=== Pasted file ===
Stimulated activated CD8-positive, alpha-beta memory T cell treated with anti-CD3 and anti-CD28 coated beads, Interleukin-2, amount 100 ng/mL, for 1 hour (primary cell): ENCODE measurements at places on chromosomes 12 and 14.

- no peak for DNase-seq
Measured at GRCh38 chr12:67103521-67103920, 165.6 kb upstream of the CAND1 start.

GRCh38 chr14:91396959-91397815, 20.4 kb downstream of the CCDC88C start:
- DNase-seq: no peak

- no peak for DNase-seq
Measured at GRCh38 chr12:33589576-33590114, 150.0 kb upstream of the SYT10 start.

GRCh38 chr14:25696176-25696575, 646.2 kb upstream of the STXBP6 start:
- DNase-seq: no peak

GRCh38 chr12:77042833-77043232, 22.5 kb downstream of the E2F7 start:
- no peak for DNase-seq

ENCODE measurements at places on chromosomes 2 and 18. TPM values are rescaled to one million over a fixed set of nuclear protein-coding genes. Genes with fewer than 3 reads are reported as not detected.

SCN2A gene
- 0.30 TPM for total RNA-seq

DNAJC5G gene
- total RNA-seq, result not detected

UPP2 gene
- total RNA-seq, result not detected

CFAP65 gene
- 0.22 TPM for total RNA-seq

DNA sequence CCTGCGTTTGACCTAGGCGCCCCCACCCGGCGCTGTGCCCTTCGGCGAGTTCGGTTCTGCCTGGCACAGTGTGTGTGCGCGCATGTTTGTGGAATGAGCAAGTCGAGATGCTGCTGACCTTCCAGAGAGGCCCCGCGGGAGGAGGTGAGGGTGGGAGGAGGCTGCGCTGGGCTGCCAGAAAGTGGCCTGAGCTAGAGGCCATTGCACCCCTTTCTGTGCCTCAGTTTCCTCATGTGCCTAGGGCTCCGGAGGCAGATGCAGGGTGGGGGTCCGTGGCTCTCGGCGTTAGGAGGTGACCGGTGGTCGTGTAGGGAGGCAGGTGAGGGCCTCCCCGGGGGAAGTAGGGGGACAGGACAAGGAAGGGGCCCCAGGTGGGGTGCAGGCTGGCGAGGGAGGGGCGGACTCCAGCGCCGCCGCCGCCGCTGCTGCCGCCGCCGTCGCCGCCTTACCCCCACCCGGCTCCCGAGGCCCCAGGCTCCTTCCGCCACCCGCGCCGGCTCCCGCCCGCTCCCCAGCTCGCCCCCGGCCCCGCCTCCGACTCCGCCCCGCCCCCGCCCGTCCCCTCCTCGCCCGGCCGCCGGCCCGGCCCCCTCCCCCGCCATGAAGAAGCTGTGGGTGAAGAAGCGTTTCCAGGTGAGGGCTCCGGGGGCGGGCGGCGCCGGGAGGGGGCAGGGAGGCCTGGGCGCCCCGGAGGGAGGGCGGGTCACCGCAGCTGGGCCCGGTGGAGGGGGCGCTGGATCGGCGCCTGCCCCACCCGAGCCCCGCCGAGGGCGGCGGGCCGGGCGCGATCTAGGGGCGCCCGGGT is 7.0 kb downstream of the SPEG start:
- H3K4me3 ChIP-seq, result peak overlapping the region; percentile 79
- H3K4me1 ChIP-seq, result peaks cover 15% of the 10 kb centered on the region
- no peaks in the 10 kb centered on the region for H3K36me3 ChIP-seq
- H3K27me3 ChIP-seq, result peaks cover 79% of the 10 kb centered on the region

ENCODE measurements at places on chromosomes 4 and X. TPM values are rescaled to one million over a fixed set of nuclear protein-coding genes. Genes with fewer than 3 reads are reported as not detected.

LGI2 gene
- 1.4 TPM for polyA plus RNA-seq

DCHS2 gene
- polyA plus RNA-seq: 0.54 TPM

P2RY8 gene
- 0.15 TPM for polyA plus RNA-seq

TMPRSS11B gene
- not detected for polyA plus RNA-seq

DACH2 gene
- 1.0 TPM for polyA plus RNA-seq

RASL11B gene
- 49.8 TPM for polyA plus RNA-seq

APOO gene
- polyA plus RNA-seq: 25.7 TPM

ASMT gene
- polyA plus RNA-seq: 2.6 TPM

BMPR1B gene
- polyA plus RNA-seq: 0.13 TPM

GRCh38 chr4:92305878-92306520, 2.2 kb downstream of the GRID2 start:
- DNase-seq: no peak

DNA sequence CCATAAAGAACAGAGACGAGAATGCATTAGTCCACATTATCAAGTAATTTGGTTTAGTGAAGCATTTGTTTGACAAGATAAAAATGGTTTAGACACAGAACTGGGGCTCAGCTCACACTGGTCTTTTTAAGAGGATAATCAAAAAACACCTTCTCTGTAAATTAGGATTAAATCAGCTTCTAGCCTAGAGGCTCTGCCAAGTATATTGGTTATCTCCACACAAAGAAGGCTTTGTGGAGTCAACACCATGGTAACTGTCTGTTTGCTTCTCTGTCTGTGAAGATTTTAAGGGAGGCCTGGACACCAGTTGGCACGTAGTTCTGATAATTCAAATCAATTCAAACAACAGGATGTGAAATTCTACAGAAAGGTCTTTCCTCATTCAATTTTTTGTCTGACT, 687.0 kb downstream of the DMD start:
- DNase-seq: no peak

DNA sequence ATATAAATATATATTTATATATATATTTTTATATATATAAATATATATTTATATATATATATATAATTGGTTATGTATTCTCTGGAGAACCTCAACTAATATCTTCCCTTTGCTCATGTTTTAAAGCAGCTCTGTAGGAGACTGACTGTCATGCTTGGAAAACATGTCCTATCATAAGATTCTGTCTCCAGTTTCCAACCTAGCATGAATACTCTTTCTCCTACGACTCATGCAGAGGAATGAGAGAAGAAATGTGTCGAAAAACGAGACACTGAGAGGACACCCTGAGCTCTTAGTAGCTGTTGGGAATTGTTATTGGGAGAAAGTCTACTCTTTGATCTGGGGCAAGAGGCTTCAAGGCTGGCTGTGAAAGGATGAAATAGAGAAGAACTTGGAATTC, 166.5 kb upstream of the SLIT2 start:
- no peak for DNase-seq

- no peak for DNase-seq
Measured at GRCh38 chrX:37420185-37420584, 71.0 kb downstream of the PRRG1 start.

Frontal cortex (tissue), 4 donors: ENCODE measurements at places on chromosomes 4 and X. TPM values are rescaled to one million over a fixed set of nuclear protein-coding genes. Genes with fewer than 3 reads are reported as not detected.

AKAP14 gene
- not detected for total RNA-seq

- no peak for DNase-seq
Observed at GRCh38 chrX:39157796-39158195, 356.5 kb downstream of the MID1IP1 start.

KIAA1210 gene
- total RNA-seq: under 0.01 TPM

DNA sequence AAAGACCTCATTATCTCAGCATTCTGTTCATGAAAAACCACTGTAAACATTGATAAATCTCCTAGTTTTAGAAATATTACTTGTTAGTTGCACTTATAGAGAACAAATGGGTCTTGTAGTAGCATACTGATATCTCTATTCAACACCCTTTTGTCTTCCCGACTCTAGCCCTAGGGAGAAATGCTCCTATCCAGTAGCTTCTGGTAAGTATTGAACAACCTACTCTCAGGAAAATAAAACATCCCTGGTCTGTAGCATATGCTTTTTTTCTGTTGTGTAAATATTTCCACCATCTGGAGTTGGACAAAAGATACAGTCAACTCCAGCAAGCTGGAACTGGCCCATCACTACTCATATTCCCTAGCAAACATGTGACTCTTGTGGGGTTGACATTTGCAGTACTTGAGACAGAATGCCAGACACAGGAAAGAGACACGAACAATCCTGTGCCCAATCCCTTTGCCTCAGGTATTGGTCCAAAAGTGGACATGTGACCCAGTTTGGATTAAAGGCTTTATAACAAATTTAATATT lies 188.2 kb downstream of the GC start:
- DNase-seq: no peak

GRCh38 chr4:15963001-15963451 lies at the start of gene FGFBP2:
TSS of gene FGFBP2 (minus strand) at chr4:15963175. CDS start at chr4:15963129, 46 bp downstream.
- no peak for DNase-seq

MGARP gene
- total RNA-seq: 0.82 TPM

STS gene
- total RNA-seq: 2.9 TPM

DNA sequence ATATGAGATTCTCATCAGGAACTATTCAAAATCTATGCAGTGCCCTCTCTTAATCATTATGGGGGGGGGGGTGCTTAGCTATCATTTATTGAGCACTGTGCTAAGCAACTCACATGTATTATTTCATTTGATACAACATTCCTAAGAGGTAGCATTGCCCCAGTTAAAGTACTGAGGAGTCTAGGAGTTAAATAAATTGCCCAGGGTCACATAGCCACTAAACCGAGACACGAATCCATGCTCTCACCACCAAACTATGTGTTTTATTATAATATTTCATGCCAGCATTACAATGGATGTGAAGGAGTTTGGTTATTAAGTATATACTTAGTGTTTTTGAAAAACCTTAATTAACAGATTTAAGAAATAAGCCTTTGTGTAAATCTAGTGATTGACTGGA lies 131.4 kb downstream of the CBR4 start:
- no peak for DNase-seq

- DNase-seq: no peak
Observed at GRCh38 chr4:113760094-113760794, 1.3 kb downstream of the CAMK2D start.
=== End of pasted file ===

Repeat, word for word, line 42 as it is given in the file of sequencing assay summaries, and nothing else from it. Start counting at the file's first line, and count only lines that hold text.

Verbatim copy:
- polyA plus RNA-seq: 2.6 TPM